Classé dans : Langue — Miklos @ 10:52

Here’s an excerpt from the opening chapter in Richard Lederer’s Crazy English: the Ultimate Joy Ride Through Our Language, Pocket Books, 1989 (source). If you see this floating around the Net unattributed, please suggest to the webmaster of that site that the material be properly cited.

Part I

English is the most widely spoken language in the history of our planet, used in some way by at least one out of every seven human beings around the globe. Half of the world’s books are written in English, and the majority of international telephone calls are made in English. English is the language of over sixty percent of the world’s radio programs. More than seventy percent of international mail is written and addressed in English, and eighty percent of all computer text is stored in English. English has acquired the largest vocabulary of all the world’s languages, perhaps as many as two million words, and has generated one of the noblest bodies of literature in the annals of the human race.

Nonetheless, it is now time to face the fact that English is a crazy language – the most lunatic and loopy and wifty and wiggy of all languages. In the crazy English language, the blackbird hen is brown, blackboards can be green or blue, and blackberries are green and then red before they are ripe. Even if blackberries were really black and blueberries really blue, what are strawberries, cranberries, elderberries, huckleberries, raspberries, and gooseberries supposed to look like?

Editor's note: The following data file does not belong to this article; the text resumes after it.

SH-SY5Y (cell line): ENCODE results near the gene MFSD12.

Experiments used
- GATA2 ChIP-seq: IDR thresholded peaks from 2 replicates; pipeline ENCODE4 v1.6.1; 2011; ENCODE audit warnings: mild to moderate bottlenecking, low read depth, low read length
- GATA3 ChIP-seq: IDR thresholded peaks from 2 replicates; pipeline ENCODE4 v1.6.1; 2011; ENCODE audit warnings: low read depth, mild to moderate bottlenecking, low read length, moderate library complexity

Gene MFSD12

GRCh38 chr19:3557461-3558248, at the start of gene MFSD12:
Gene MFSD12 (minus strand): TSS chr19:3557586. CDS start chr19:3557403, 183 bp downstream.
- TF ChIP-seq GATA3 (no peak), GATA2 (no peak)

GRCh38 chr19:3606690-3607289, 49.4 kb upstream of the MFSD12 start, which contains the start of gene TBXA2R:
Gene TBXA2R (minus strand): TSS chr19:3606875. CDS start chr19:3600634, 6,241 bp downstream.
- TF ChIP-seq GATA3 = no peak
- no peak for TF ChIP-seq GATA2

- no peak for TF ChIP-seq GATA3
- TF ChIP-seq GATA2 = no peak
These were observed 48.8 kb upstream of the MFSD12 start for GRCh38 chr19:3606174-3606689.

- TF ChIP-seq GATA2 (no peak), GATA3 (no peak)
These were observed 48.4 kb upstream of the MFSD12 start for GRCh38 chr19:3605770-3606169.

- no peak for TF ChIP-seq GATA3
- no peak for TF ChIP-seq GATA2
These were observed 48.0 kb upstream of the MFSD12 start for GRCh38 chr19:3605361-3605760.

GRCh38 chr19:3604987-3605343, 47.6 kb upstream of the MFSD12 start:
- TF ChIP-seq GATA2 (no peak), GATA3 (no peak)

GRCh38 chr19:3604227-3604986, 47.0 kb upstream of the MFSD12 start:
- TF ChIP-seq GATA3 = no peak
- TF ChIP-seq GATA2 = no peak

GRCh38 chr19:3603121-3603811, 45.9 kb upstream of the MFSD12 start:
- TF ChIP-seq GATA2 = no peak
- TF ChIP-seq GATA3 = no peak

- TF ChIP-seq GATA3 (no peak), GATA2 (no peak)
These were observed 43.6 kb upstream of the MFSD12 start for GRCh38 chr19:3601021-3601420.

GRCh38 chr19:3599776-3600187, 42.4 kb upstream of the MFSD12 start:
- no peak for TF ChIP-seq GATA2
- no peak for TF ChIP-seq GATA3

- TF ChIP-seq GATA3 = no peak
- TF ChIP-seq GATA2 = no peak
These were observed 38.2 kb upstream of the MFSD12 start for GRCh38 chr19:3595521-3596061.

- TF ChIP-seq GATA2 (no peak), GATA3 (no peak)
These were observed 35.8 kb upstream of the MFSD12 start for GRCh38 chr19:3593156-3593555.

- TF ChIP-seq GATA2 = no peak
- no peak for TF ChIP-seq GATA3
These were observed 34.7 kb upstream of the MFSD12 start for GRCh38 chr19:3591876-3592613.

To add to this insanity there is no butter in buttermilk, no egg in eggplant, no grape in grapefruit, no bread in shortbread, neither worms nor wood in wormwood, neither mush nor room in mushroom, neither pine nor apple in pineapple, neither peas nor nuts in peanuts, and no ham in a hamburger. (In fact, if somebody invented a sandwich consisting of a ham patty in a bun, we would have a hard time finding a name for it.)

To make matters worse, English muffins weren’t invented in England, french fries in France, or Danish pastries in Denmark. And we discover even more culinary madness in the relevations that sweetmeat is made from fruit, while sweetbread, which isn’t sweet, is made from meat.